Maylene & The Sons of Disaster - II
Record Label: Ferret Records
Release Date: March 20,2007
Maylene have brought back the raw sound of Rock through Southern twang and soul. This album is a non-stop machine that will continue to deliver southern metal ‘anthems’ for new and old fans alike. Dirty riffs, some great choruses, and powerful screams from ex-Underoath singer Dallas Taylor dominate the album. I really was not expecting much from these guys as I did not enjoy their self-titled outside of two songs (“Caution: Dangerous Curves Ahead”, and “Mind of a Grimes”) but this album saved this band from becoming another automatic skip in my book.
The album begins with a bang with “Memories of the Grove” which sets the mood for the album to come. The song includes a creative breakdown in the middle of the song which boasts a very powerful snare roll, and guitar lead section. The next track is “Dry the River” which starts out with an odd fret-picking lead, but turns into one of the best and catchiest choruses done by the band. This introduces a new aspect of the band, which is more clean singing. I personally like this addition to this band, because it proves that they don’t need to be drowned out with a scream-only sound.
The middle of the album is my personal favorite. The section starts off with the fourth and probably my favorite track, “Darkest of Kin” which is where the pure, raw energy of the album comes to a head, as this song boasts one of the best riffs on the album. The chorus is essentially one big breakdown that I would KILL to see live, with Dallas shouting “Stand Up, Fists Out – I Wouldn’t Have it any Other Way”. The fifth track “Raised by the Tide” is a modern southern anthem, with the classic guitar lead to start the song, and a slow rocking chorus to draw the ‘horns’ in the air. Dallas shines some light on being a southern boy, singing “I’ve covered this country, far and wide, but I’ll always be a son of the South”; the Duke Boys would be oh so proud. “Death is an Alcoholic” is another great jam, boasting some great riffs and another fantastic chorus. My favorite part of the song is right after a soft bridge, and culminates with one of the best vocal lines (lyrically, and sonically) on the album, “In This You Can Always Find Me, You’re Stronger Than You Look”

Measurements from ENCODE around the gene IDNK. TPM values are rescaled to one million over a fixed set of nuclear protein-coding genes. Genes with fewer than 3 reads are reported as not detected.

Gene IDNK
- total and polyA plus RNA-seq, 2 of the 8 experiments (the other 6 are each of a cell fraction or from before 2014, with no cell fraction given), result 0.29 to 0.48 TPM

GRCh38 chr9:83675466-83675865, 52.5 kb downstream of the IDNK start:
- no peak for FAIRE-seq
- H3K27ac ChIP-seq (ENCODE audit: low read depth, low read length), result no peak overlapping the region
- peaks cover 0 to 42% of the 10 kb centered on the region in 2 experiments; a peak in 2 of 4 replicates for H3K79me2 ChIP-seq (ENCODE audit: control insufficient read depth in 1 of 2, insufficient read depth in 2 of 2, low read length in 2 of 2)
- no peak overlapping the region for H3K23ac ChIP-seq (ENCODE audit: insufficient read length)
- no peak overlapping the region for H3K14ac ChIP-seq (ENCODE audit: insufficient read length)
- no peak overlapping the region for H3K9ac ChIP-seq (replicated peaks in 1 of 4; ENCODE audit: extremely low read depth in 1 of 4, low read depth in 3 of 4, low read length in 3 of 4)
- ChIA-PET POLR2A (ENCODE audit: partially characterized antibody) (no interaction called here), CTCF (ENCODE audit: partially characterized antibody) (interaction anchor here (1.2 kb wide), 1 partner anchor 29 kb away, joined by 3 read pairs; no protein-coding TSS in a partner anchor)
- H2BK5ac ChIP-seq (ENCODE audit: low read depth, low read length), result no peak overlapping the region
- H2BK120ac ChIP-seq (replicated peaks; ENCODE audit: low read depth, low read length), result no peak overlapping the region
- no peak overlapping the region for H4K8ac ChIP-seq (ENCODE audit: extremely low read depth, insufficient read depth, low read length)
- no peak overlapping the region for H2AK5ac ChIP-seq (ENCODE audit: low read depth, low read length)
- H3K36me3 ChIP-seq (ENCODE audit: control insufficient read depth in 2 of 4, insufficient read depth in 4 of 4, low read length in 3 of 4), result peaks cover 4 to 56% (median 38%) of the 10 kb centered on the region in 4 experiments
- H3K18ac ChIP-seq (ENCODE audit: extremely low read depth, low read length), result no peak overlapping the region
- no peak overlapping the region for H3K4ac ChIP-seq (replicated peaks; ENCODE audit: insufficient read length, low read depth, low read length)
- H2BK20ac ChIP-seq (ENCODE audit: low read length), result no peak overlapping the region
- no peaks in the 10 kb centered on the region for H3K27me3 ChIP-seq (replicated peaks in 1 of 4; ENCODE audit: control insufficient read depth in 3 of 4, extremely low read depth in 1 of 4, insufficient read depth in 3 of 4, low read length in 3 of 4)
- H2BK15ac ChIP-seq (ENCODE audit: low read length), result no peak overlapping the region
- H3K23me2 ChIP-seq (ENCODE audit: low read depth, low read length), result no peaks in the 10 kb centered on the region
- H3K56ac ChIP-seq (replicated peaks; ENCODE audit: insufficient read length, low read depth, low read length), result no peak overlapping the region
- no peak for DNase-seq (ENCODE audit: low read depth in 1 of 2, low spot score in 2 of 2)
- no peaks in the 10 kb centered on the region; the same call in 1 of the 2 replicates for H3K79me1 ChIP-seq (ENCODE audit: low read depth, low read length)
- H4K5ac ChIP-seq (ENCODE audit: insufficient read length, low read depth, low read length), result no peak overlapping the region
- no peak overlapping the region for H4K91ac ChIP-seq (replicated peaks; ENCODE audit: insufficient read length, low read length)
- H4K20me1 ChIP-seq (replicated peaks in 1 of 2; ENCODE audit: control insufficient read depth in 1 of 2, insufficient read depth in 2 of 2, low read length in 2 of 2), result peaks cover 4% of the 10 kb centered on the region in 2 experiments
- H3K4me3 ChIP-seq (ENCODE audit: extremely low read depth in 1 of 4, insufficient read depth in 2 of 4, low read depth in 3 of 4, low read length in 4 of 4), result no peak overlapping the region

“Tale of the Runaways” begins with a lonely acoustic guitar that makes you feel like you’re traveling down a dusty lonely highway in the old west. The albums only completely clean song has Dallas’ clean singing boasting some great southern twang. The albums closer “The Day Hell Broke Loose at Sicard Hollow” could be the introduction to any classic Western movie. It truly takes talent to present this type of instrumental, as it truly does take you to another place. The acoustic guitar and violin harmonies tie together to make one classic Maylene song.
All in all, if you are looking for that summer album to blast through your speakers as you’re cruising down the highway, look no further. Each track has something to offer, whether that be an amazing riff, a classic breakdown, or just a great fist-pumping line, you cannot go wrong with Maylene’s sophomore effort.